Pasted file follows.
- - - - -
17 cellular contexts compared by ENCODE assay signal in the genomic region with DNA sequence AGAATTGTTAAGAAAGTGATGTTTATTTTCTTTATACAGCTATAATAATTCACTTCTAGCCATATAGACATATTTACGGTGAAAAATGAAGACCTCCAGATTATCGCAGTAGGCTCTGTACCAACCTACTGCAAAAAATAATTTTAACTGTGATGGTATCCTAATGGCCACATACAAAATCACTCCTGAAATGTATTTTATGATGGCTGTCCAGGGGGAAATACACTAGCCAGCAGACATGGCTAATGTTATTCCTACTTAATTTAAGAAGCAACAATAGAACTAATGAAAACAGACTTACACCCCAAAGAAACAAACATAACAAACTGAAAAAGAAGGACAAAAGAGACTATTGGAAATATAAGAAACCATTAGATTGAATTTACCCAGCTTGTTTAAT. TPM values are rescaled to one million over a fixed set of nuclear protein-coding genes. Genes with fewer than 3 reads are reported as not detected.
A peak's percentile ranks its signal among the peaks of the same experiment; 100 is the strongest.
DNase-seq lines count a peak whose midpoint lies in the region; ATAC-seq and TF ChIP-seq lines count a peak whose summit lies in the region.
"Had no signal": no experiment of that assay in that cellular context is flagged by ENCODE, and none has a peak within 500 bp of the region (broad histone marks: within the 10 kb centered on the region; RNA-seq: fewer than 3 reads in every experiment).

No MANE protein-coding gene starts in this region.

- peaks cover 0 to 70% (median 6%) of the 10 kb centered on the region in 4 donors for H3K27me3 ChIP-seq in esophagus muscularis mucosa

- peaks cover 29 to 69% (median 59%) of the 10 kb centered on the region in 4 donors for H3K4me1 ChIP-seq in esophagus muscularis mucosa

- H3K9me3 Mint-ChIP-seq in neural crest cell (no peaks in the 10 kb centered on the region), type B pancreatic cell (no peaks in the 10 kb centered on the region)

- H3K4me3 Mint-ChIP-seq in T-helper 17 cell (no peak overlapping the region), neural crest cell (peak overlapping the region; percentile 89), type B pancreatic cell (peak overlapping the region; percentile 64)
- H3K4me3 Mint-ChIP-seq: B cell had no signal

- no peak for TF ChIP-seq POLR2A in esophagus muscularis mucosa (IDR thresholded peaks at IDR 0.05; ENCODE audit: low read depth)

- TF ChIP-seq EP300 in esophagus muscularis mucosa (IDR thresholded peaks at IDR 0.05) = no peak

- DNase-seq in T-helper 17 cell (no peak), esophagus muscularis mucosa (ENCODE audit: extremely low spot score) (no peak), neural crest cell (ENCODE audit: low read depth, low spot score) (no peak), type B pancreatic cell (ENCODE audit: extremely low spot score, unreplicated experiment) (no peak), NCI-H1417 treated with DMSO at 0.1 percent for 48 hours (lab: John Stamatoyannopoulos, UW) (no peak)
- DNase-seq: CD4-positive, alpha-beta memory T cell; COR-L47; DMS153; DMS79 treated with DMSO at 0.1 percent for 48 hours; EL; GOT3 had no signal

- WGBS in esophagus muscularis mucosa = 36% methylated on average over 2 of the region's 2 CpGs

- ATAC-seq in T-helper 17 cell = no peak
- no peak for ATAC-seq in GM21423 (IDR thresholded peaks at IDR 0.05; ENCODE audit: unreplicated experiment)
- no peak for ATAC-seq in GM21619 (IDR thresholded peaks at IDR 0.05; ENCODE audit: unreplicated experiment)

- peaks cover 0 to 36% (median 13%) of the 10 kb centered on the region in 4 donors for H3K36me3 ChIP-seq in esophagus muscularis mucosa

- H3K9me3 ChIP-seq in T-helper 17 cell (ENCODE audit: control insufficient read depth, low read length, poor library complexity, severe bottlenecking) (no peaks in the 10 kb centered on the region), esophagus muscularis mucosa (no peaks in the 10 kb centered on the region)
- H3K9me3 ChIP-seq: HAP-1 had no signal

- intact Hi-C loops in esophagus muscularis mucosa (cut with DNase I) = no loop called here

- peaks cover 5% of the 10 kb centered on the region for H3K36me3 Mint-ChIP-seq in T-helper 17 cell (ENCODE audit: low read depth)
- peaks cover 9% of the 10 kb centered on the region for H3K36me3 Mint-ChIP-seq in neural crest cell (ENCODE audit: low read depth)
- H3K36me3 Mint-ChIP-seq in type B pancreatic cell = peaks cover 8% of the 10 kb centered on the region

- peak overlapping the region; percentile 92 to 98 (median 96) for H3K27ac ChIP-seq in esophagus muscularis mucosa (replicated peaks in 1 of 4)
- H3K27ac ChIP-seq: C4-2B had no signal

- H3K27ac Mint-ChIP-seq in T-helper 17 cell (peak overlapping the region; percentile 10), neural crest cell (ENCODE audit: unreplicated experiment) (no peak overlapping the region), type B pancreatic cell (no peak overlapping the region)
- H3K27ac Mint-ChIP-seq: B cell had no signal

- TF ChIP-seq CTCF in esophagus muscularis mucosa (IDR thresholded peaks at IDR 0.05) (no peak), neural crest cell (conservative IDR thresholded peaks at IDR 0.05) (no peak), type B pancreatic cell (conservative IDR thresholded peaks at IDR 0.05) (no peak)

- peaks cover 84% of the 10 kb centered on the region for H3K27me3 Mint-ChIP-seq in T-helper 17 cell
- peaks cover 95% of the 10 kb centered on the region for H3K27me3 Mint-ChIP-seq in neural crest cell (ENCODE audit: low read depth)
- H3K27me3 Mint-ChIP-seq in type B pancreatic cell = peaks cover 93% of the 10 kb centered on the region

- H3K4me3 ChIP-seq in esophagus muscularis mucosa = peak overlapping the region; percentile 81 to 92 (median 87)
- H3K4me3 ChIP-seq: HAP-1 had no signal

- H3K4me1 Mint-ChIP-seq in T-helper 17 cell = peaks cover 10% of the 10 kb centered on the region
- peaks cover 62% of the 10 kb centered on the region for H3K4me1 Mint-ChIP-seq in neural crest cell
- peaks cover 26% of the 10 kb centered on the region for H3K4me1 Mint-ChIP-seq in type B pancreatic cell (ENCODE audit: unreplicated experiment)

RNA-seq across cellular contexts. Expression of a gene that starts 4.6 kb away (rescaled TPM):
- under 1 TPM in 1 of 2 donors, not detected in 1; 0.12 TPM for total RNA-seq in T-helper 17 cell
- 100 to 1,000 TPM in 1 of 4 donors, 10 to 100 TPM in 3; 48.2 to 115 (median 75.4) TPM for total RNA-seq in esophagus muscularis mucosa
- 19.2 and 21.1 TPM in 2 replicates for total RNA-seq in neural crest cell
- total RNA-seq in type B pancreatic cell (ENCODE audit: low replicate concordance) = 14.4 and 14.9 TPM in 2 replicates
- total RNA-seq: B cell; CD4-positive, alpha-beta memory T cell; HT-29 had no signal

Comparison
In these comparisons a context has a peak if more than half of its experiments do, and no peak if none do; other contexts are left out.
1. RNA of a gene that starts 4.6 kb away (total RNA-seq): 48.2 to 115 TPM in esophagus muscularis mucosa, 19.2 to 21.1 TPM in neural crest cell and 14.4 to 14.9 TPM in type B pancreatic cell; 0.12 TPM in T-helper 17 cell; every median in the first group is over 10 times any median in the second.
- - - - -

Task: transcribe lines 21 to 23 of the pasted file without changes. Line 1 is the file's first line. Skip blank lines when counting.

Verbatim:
- H3K9me3 ChIP-seq: HAP-1 had no signal

- intact Hi-C loops in esophagus muscularis mucosa (cut with DNase I) = no loop called here

- peaks cover 5% of the 10 kb centered on the region for H3K36me3 Mint-ChIP-seq in T-helper 17 cell (ENCODE audit: low read depth)